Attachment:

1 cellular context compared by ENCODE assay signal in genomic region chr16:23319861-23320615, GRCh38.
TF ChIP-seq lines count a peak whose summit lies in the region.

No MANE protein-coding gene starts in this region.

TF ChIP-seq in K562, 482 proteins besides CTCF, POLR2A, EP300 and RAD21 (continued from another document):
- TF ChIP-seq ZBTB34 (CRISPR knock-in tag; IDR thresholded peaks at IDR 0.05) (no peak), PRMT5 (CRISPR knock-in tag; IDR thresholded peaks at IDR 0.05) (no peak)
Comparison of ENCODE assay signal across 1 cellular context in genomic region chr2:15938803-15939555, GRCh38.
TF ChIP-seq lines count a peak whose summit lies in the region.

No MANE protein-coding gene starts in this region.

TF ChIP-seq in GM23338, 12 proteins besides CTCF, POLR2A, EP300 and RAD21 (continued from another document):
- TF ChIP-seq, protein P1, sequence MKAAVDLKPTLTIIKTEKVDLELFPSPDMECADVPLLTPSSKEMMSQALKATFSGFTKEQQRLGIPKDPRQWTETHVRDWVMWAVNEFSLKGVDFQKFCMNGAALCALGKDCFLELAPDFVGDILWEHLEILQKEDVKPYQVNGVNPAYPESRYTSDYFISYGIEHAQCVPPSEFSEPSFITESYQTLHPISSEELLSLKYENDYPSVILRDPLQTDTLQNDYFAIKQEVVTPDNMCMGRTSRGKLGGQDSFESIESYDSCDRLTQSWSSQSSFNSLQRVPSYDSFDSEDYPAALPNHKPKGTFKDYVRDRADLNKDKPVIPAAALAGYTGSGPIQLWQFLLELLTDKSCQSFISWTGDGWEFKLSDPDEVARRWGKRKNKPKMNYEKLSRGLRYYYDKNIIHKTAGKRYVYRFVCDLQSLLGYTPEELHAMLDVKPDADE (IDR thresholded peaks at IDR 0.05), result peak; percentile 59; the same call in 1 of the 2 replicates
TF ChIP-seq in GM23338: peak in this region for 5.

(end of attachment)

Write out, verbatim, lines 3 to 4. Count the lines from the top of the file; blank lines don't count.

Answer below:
No MANE protein-coding gene starts in this region.

TF ChIP-seq in K562, 482 proteins besides CTCF, POLR2A, EP300 and RAD21 (continued from another document):